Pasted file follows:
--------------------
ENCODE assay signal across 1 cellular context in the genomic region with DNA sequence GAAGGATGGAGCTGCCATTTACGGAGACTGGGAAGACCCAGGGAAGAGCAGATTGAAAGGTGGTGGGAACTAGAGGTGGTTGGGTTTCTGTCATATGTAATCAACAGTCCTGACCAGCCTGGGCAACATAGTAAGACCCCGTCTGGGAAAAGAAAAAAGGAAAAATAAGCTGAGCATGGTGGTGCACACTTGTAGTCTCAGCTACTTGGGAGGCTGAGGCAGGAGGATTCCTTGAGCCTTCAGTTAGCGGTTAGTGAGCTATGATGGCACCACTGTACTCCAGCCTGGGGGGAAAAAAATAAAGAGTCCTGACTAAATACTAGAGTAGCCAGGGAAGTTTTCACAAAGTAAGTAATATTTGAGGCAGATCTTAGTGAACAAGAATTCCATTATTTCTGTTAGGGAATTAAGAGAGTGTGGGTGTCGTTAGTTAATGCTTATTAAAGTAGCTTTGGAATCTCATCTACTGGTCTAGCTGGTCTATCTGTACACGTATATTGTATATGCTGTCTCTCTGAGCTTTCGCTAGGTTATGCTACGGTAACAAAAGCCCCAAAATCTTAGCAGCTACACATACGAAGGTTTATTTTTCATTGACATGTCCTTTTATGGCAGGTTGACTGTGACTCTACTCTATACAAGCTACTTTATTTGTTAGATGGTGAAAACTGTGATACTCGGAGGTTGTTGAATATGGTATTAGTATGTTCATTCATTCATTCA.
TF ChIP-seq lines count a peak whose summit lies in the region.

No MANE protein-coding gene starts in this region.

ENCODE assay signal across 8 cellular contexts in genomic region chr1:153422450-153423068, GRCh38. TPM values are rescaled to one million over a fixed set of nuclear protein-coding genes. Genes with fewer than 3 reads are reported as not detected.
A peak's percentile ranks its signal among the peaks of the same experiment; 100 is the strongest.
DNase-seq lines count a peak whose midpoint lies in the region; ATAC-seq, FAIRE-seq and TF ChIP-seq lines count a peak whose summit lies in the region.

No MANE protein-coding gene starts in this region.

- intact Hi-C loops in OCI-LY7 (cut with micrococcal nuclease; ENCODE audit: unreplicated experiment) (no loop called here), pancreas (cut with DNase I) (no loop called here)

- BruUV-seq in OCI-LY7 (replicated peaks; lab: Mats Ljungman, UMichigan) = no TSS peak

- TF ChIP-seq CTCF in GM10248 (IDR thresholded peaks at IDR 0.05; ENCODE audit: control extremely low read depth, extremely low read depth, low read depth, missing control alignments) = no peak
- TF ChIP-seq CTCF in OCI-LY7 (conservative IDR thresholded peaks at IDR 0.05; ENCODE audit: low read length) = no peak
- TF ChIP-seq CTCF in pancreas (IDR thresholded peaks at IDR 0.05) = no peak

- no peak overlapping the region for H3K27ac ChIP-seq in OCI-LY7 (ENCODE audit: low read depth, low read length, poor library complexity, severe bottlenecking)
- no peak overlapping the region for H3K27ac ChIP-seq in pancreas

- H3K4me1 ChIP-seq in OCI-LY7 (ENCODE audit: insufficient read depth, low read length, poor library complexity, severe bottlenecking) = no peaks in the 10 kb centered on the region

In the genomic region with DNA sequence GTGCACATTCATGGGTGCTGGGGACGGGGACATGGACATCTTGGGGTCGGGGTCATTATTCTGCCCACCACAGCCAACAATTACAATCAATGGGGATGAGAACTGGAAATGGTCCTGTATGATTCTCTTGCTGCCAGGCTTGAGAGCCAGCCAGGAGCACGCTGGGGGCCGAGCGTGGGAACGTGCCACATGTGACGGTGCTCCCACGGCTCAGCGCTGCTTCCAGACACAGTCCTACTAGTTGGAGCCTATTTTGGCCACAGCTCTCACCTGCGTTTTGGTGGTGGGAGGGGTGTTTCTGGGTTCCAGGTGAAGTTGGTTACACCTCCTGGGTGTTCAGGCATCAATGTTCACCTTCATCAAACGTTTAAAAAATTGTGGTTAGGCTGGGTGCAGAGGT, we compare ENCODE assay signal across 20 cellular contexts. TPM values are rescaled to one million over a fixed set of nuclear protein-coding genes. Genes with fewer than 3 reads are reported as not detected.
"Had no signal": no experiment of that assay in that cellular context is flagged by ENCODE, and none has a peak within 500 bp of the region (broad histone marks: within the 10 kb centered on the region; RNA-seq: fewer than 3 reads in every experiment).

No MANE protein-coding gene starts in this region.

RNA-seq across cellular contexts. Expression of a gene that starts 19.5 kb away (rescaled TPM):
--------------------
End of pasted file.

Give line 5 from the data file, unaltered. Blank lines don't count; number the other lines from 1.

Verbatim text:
A peak's percentile ranks its signal among the peaks of the same experiment; 100 is the strongest.